Application budgets are not limited but must reflect the actual needs of the proposed project. Budgets for these projects will normally remain under $500,000 in direct costs in any given year and fluctuate over the funding period based on the stage of the project. 

Award Project Period

The project period is typically 3 years and may not exceed 4 years. 

NIH grants policies as described in the NIH Grants Policy Statement will apply to the applications submitted and awards made in response to this FOA.

Section III. Eligibility Information
1. Eligible Applicants
Eligible Organizations

Higher Education Institutions

  • Public/State Controlled Institutions of Higher Education
  • Private Institutions of Higher Education

The following types of Higher Education Institutions are always encouraged to apply for NIH support as Public or Private Institutions of Higher Education:

  • Hispanic-serving Institutions
  • Historically Black Colleges and Universities (HBCUs)
  • Tribally Controlled Colleges and Universities (TCCUs)
  • Alaska Native and Native Hawaiian Serving Institutions
  • Asian American Native American Pacific Islander Serving Institutions (AANAPISIs)

Nonprofits Other Than Institutions of Higher Education

  • Nonprofits with 501(c)(3) IRS Status (Other than Institutions of Higher Education)
  • Nonprofits without 501(c)(3) IRS Status (Other than Institutions of Higher Education)

For-Profit Organizations

  • Small Businesses
  • For-Profit Organizations (Other than Small Businesses)

Governments

  • State Governments
  • County Governments
  • City or Township Governments
  • Special District Governments
  • Indian/Native American Tribal Governments (Federally Recognized)
  • Indian/Native American Tribal Governments (Other than Federally Recognized)
  • Eligible Agencies of the Federal Government
  • U.S. Territory or Possession

Other

  • Independent School Districts
  • Public Housing Authorities/Indian Housing Authorities
  • Native American Tribal Organizations (other than Federally recognized tribal governments)
  • Faith-based or Community-based Organizations
  • Regional Organizations
  • Non-domestic (non-U.S.) Entities (Foreign Institutions)
Foreign Institutions

Non-domestic (non-U.S.) Entities (Foreign Institutions) are eligible to apply.
Non-domestic (non-U.S.) components of U.S. Organizations are eligible to apply.

Foreign components, as defined in the NIH Grants Policy Statement, are allowed.

Required Registrations

Applicant Organizations

Applicant organizations must complete and maintain the following registrations as described in the SF 424 (R&R) Application Guide to be eligible to apply for or receive an award. All registrations must be completed prior to the application being submitted. Registration can take 6 weeks or more, so applicants should begin the registration process as soon as possible. The NIH Policy on Late Submission of Grant Applications states that failure to complete registrations in advance of a due date is not a valid reason for a late submission.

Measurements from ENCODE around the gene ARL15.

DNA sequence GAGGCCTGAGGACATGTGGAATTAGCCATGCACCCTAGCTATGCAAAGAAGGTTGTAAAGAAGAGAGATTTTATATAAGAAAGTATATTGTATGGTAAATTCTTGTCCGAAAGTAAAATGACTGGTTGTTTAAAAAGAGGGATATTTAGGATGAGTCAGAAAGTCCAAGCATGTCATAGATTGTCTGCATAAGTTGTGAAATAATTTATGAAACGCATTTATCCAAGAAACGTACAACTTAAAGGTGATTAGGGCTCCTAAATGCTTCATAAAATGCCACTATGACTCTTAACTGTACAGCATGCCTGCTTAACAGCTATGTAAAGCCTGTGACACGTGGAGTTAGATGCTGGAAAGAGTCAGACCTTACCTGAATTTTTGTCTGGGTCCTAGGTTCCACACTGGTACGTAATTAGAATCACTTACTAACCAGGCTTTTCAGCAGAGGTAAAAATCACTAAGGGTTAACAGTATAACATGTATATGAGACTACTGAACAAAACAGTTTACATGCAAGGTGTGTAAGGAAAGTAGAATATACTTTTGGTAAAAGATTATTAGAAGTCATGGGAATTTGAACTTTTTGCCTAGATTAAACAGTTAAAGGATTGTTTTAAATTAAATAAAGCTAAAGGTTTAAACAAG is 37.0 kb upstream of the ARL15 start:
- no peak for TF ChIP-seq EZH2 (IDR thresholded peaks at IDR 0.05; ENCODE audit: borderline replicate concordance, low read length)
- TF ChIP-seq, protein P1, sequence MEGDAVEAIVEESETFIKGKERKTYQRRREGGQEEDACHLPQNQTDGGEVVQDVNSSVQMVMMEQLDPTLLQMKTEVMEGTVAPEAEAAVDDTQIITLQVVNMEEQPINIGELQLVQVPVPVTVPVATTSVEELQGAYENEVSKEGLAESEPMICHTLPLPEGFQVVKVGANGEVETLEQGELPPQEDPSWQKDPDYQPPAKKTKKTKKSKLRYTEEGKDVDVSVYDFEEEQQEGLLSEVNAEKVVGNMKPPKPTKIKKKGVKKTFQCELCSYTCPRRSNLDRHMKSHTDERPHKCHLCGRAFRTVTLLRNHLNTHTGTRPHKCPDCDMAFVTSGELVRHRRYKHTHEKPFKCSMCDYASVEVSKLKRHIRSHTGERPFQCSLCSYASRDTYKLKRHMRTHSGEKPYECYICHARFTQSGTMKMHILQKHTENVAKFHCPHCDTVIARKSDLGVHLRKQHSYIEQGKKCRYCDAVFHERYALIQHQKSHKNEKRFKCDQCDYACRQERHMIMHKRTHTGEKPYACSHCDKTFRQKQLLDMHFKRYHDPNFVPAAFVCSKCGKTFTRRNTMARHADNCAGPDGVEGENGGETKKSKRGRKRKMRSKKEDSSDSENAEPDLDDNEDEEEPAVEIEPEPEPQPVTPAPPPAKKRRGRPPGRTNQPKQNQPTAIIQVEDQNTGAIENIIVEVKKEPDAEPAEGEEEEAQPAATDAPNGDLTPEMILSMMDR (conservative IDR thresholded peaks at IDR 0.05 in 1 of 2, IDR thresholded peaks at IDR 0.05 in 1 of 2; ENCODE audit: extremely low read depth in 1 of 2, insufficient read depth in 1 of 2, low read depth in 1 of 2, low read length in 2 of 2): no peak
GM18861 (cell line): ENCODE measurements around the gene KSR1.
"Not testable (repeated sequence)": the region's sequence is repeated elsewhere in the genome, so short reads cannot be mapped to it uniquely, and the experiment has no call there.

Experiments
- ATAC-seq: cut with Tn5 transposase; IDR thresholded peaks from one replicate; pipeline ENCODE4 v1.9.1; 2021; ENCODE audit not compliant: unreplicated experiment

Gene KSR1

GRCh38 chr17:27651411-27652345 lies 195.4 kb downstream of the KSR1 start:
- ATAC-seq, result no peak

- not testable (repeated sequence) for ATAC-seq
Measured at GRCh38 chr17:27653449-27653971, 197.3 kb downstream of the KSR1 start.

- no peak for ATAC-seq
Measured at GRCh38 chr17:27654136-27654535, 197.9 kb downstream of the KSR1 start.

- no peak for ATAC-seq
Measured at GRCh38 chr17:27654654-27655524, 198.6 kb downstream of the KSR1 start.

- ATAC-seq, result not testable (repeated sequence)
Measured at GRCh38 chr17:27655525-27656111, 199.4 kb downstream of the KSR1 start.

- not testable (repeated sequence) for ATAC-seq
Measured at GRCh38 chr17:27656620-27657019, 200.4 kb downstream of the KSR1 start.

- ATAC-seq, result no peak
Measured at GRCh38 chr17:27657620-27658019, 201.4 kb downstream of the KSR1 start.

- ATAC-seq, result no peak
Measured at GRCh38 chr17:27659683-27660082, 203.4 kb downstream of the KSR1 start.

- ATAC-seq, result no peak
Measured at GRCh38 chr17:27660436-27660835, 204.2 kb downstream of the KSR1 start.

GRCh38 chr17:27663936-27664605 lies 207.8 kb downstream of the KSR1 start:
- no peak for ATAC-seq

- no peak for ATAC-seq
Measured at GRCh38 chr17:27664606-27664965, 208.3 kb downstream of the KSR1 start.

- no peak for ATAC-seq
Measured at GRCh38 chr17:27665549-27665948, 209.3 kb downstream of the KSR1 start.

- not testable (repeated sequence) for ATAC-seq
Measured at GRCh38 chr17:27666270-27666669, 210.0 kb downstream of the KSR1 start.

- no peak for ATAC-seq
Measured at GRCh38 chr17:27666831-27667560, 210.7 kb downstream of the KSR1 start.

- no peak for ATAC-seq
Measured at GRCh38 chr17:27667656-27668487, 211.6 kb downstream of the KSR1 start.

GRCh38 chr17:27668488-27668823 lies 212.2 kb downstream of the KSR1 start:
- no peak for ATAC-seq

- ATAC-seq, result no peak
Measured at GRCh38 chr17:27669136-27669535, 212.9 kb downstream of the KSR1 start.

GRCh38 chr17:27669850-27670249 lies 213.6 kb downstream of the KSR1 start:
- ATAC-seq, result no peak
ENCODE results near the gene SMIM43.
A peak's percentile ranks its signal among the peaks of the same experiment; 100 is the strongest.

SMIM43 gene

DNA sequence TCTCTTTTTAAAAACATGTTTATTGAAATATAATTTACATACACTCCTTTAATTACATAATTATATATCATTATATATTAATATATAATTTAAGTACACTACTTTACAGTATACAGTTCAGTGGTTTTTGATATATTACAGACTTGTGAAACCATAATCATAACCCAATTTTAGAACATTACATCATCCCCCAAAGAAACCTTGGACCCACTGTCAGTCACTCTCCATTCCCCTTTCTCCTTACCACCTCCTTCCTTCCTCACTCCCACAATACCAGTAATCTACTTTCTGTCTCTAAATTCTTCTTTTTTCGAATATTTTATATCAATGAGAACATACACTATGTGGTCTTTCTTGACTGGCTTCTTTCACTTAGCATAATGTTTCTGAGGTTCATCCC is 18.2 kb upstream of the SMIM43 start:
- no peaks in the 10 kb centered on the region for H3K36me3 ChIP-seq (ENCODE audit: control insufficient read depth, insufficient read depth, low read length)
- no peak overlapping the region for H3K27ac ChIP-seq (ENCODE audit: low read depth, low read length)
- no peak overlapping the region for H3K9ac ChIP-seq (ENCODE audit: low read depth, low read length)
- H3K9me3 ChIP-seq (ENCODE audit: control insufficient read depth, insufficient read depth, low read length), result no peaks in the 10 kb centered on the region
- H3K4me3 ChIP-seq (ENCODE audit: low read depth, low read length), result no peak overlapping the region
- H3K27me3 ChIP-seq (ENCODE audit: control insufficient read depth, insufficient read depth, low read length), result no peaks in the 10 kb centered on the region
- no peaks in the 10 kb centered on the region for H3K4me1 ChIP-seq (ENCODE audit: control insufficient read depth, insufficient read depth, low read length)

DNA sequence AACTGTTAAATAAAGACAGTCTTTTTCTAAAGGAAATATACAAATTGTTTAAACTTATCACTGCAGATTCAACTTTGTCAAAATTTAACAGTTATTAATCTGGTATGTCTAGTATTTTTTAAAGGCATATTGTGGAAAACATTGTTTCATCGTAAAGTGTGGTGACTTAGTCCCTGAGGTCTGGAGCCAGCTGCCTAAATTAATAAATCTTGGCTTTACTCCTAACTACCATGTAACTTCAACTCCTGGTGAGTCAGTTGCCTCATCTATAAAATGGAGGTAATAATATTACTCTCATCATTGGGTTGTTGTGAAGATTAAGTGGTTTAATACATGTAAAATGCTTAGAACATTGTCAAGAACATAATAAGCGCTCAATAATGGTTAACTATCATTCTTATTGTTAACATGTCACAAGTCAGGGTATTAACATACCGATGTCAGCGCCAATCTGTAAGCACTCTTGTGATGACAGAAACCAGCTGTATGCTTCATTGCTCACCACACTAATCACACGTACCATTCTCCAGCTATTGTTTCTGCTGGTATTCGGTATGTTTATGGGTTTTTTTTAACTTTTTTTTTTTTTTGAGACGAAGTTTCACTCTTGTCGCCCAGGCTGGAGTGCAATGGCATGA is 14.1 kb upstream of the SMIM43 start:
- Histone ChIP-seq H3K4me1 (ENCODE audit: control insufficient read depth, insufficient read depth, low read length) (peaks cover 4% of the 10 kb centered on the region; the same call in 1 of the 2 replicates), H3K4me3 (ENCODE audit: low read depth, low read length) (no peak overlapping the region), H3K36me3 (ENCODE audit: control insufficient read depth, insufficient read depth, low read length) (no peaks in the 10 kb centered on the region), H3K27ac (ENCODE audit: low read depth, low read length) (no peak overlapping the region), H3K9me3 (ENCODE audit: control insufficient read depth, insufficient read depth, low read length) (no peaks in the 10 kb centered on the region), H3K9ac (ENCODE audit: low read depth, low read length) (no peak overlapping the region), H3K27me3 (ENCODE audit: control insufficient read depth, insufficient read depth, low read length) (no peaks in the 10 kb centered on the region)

• Dun and Bradstreet Universal Numbering System (DUNS) - All registrations require that applicants be issued a DUNS number. After obtaining a DUNS number, applicants can begin both SAM and eRA Commons registrations. The same DUNS number must be used for all registrations, as well as on the grant application.
  • System for Award Management (SAM) (formerly CCR) – Applicants must complete and maintain an active registration, which requires renewal at least annually. The renewal process may require as much time as the initial registration. SAM registration includes the assignment of a Commercial and Government Entity (CAGE) Code for domestic organizations which have not already been assigned a CAGE Code.
  • NATO Commercial and Government Entity (NCAGE) Code – Foreign organizations must obtain an NCAGE code (in lieu of a CAGE code) in order to register in SAM. 
  • eRA Commons - Applicants must have an active DUNS number and SAM registration in order to complete the eRA Commons registration. Organizations can register with the eRA Commons as they are working through their SAM or Grants.gov registration. eRA Commons requires organizations to identify at least one Signing Official (SO) and at least one Program Director/Principal Investigator (PD/PI) account in order to submit an application.
  • Grants.gov – Applicants must have an active DUNS number and SAM registration in order to complete the Grants.gov registration.

Program Directors/Principal Investigators (PD(s)/PI(s))

All PD(s)/PI(s) must have an eRA Commons account.  PD(s)/PI(s) should work with their organizational officials to either create a new account or to affiliate their existing account with the applicant organization in eRA Commons. If the PD/PI is also the organizational Signing Official, they must have two distinct eRA Commons accounts, one for each role. Obtaining an eRA Commons account can take up to 2 weeks.

Eligible Individuals (Program Director/Principal Investigator)

Any individual(s) with the skills, knowledge, and resources necessary to carry out the proposed research as the Program Director(s)/Principal Investigator(s) (PD(s)/PI(s)) is invited to work with his/her organization to develop an application for support. Individuals from underrepresented racial and ethnic groups as well as individuals with disabilities are always encouraged to apply for NIH support.